Letters to the Editor

The way of failure; keep local control; unequal justice

The way of failure

I read with dismay about the fiasco in Austin over the “panic” buttons and the Open Carry Tarrant County group.

Sad. Sad. Sad.

I do not agree that intimidating citizens and lawmakers and creating an atmosphere of fear is a god way to get laws passed.

It is the way of fools.

It is the way of failure.

— Corbin Douthitt, Hurst

Keep local control

Gov.-elect Greg Abbott wants the Legislature to override local governments.

Is that was conservatism is all about — restricting local control?

Local control is a hallmark of Texas values from the first years of the Republic of Texas.

Local residents, taxpayers and property owners need to continue to have a say in how our tax dollars are spent and threats to our health and public safety are handled.

Single-use bag ordinances have been passed from communities as diverse as Brownsville, Dallas, Fort Stockton, Port Aransas and Sunset Valley.

Communities have supported them and seen benefits from having less pollution on their streets, in waterways and in parks.

Communities have been able to steer their tax dollars to other city services and protect their tourism industry and quality of life.

Conservatives in state government should be the biggest defenders of local control and keeping decision-making as close to the people as possible.

If not, where are the state funds to effectively address the problems created by pollution from single-use bags?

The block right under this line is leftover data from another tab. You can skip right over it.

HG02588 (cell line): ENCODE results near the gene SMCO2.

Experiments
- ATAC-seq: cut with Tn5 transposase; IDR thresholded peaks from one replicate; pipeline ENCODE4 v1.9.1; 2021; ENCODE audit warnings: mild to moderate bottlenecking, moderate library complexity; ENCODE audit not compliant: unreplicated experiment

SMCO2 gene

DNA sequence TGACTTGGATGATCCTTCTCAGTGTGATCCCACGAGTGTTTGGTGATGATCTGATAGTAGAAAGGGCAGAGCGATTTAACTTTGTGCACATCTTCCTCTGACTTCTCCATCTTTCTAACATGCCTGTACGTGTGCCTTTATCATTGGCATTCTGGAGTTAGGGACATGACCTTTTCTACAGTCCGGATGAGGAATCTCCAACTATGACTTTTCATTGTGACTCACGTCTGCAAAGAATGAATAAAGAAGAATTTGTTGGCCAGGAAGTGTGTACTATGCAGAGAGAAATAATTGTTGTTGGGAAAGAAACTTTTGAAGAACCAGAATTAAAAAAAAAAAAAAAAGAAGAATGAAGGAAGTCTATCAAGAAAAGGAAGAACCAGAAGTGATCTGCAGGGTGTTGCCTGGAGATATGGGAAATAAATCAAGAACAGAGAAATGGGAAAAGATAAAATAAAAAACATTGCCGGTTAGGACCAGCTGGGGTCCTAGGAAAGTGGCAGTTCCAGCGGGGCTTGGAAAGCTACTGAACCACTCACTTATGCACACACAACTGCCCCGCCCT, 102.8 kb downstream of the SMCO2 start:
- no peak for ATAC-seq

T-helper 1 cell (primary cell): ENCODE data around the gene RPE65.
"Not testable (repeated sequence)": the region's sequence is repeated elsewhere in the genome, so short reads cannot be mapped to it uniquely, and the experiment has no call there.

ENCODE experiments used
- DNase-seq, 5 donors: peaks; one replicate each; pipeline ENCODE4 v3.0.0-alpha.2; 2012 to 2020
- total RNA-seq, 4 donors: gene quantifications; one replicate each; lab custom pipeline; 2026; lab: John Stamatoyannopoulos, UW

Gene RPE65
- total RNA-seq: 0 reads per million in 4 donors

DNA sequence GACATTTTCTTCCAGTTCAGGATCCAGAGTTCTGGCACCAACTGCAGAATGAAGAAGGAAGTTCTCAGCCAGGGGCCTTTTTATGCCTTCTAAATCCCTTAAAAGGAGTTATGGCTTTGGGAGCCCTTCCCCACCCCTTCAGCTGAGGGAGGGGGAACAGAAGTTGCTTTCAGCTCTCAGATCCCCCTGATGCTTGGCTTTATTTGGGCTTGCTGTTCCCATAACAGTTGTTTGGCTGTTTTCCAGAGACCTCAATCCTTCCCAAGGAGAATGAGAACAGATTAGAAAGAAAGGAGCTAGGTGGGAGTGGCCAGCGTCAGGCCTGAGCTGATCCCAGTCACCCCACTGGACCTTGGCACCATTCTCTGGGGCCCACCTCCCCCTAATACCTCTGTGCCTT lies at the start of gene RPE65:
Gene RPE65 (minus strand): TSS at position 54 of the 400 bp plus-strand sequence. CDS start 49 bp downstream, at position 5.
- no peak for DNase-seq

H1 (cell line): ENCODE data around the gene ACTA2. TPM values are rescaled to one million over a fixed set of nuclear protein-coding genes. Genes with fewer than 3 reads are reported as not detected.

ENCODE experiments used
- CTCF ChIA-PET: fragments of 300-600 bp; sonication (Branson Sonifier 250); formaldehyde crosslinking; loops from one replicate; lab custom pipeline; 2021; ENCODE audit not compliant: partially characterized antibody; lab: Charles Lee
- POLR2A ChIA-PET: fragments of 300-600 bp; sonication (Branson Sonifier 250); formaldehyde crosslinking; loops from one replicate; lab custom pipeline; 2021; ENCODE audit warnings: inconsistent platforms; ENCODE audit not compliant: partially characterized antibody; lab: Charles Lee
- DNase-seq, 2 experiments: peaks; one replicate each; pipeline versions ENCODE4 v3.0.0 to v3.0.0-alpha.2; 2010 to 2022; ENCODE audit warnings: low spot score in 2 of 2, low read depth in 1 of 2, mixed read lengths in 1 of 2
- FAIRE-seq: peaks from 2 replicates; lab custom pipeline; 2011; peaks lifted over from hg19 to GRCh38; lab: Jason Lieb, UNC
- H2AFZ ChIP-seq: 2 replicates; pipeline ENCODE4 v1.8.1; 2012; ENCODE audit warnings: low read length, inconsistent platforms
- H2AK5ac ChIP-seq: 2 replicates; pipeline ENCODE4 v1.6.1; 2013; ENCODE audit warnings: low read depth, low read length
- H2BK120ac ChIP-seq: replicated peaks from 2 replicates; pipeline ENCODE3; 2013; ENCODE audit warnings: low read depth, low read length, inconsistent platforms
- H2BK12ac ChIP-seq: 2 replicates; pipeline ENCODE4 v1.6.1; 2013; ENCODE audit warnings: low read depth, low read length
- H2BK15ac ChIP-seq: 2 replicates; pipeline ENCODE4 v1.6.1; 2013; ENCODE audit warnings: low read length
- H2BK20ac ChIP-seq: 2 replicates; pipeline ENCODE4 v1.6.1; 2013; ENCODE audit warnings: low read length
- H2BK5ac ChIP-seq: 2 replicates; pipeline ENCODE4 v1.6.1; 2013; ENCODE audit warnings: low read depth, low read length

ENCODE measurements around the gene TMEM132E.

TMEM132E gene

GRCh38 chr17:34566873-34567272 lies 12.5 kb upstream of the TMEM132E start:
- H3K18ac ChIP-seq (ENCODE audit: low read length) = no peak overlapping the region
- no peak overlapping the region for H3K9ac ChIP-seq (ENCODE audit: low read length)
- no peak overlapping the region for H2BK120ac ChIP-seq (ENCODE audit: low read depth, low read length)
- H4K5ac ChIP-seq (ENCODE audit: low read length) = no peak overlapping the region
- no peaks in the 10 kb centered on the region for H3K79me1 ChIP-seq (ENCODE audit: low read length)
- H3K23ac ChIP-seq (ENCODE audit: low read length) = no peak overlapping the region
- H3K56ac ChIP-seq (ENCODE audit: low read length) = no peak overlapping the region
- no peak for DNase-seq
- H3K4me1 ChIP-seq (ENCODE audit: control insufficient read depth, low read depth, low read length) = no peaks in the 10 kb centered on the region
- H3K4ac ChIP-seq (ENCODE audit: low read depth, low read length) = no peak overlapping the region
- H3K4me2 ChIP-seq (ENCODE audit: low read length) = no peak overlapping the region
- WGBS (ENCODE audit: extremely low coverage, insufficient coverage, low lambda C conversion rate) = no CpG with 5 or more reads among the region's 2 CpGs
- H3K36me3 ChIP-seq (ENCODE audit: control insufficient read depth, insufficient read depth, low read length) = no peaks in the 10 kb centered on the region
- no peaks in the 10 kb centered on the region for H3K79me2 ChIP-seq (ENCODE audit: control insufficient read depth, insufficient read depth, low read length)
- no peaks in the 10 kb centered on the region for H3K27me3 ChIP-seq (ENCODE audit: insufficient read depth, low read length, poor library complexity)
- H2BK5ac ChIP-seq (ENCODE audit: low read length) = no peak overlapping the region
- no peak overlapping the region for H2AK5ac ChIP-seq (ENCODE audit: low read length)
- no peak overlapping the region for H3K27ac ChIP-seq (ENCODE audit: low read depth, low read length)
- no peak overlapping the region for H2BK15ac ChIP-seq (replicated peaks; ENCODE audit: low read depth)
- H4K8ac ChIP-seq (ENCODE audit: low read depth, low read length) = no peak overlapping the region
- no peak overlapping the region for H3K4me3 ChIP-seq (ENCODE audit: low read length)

— John MacFarlane, Fort Worth

Unequal justice

I am waiting with bated breath to see how the assistant district attorney from Dallas who was arrested and now faces a drunk driving charge will be treated.

How light will the slap on his wrist be?

I have discovered that in many counties, the scales of justice seem to be weighted in favor of any defendant who has money or status.

If you have neither, you wind up losing all state licenses which keep you from earning a living.

And you are given a fine, so you have to scrounge from relatives to meet your obligation and depend on them for living expenses — little necessities called food, a roof over your head and transportation to all the meetings you are mandated to attend.

I think the lady with the blindfold holding those scales would be embarrassed if the blindfold were removed.

When we have police officers, probation officers and assistant district attorneys committing the same offenses, but given little or no consequences by pleading down the offense, it should embarrass everyone in the court system.

I really don't expect an answer because none of the above will admit they participate in favoritism.

— F.L. Commander, Granbury

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